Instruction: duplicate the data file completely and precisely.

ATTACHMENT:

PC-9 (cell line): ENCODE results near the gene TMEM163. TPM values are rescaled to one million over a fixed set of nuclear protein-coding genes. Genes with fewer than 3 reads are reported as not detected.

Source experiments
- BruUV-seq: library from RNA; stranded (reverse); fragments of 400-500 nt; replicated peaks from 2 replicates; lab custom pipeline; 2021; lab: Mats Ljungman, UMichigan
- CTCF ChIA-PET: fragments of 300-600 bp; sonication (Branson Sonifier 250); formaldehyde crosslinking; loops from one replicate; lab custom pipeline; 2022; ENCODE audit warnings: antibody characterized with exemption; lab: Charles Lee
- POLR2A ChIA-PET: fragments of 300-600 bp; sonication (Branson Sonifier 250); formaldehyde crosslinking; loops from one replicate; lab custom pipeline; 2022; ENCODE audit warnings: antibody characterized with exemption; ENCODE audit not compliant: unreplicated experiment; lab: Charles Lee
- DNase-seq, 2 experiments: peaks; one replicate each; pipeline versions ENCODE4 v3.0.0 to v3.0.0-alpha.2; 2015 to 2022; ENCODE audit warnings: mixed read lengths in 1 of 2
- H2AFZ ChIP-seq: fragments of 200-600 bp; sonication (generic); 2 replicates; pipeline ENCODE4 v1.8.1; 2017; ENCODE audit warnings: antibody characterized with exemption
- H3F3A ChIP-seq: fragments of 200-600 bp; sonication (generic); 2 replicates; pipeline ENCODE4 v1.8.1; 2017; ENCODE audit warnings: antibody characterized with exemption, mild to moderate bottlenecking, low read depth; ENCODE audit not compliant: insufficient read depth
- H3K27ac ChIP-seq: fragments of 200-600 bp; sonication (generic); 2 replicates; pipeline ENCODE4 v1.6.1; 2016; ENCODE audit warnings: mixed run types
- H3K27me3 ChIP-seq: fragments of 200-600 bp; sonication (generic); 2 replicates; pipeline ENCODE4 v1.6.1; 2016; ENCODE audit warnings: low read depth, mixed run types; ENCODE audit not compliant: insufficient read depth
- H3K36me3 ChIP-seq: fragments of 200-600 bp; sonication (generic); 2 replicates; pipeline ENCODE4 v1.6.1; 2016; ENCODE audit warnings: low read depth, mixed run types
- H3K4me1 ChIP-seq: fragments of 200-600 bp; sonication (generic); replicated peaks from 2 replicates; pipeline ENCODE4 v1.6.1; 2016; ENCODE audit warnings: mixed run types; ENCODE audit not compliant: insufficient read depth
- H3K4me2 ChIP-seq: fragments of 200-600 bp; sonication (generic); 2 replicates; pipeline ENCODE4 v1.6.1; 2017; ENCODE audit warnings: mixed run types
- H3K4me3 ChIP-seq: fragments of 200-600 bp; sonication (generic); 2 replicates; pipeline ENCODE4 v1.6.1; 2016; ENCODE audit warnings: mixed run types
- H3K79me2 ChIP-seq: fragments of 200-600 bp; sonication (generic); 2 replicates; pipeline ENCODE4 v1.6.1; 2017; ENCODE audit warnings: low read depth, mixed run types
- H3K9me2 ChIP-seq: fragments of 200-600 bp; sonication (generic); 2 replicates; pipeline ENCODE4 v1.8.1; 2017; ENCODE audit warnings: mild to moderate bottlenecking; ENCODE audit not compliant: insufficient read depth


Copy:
PC-9 (cell line): ENCODE results near the gene TMEM163. TPM values are rescaled to one million over a fixed set of nuclear protein-coding genes. Genes with fewer than 3 reads are reported as not detected.

Source experiments
- BruUV-seq: library from RNA; stranded (reverse); fragments of 400-500 nt; replicated peaks from 2 replicates; lab custom pipeline; 2021; lab: Mats Ljungman, UMichigan
- CTCF ChIA-PET: fragments of 300-600 bp; sonication (Branson Sonifier 250); formaldehyde crosslinking; loops from one replicate; lab custom pipeline; 2022; ENCODE audit warnings: antibody characterized with exemption; lab: Charles Lee
- POLR2A ChIA-PET: fragments of 300-600 bp; sonication (Branson Sonifier 250); formaldehyde crosslinking; loops from one replicate; lab custom pipeline; 2022; ENCODE audit warnings: antibody characterized with exemption; ENCODE audit not compliant: unreplicated experiment; lab: Charles Lee
- DNase-seq, 2 experiments: peaks; one replicate each; pipeline versions ENCODE4 v3.0.0 to v3.0.0-alpha.2; 2015 to 2022; ENCODE audit warnings: mixed read lengths in 1 of 2
- H2AFZ ChIP-seq: fragments of 200-600 bp; sonication (generic); 2 replicates; pipeline ENCODE4 v1.8.1; 2017; ENCODE audit warnings: antibody characterized with exemption
- H3F3A ChIP-seq: fragments of 200-600 bp; sonication (generic); 2 replicates; pipeline ENCODE4 v1.8.1; 2017; ENCODE audit warnings: antibody characterized with exemption, mild to moderate bottlenecking, low read depth; ENCODE audit not compliant: insufficient read depth
- H3K27ac ChIP-seq: fragments of 200-600 bp; sonication (generic); 2 replicates; pipeline ENCODE4 v1.6.1; 2016; ENCODE audit warnings: mixed run types
- H3K27me3 ChIP-seq: fragments of 200-600 bp; sonication (generic); 2 replicates; pipeline ENCODE4 v1.6.1; 2016; ENCODE audit warnings: low read depth, mixed run types; ENCODE audit not compliant: insufficient read depth
- H3K36me3 ChIP-seq: fragments of 200-600 bp; sonication (generic); 2 replicates; pipeline ENCODE4 v1.6.1; 2016; ENCODE audit warnings: low read depth, mixed run types
- H3K4me1 ChIP-seq: fragments of 200-600 bp; sonication (generic); replicated peaks from 2 replicates; pipeline ENCODE4 v1.6.1; 2016; ENCODE audit warnings: mixed run types; ENCODE audit not compliant: insufficient read depth
- H3K4me2 ChIP-seq: fragments of 200-600 bp; sonication (generic); 2 replicates; pipeline ENCODE4 v1.6.1; 2017; ENCODE audit warnings: mixed run types
- H3K4me3 ChIP-seq: fragments of 200-600 bp; sonication (generic); 2 replicates; pipeline ENCODE4 v1.6.1; 2016; ENCODE audit warnings: mixed run types
- H3K79me2 ChIP-seq: fragments of 200-600 bp; sonication (generic); 2 replicates; pipeline ENCODE4 v1.6.1; 2017; ENCODE audit warnings: low read depth, mixed run types
- H3K9me2 ChIP-seq: fragments of 200-600 bp; sonication (generic); 2 replicates; pipeline ENCODE4 v1.8.1; 2017; ENCODE audit warnings: mild to moderate bottlenecking; ENCODE audit not compliant: insufficient read depth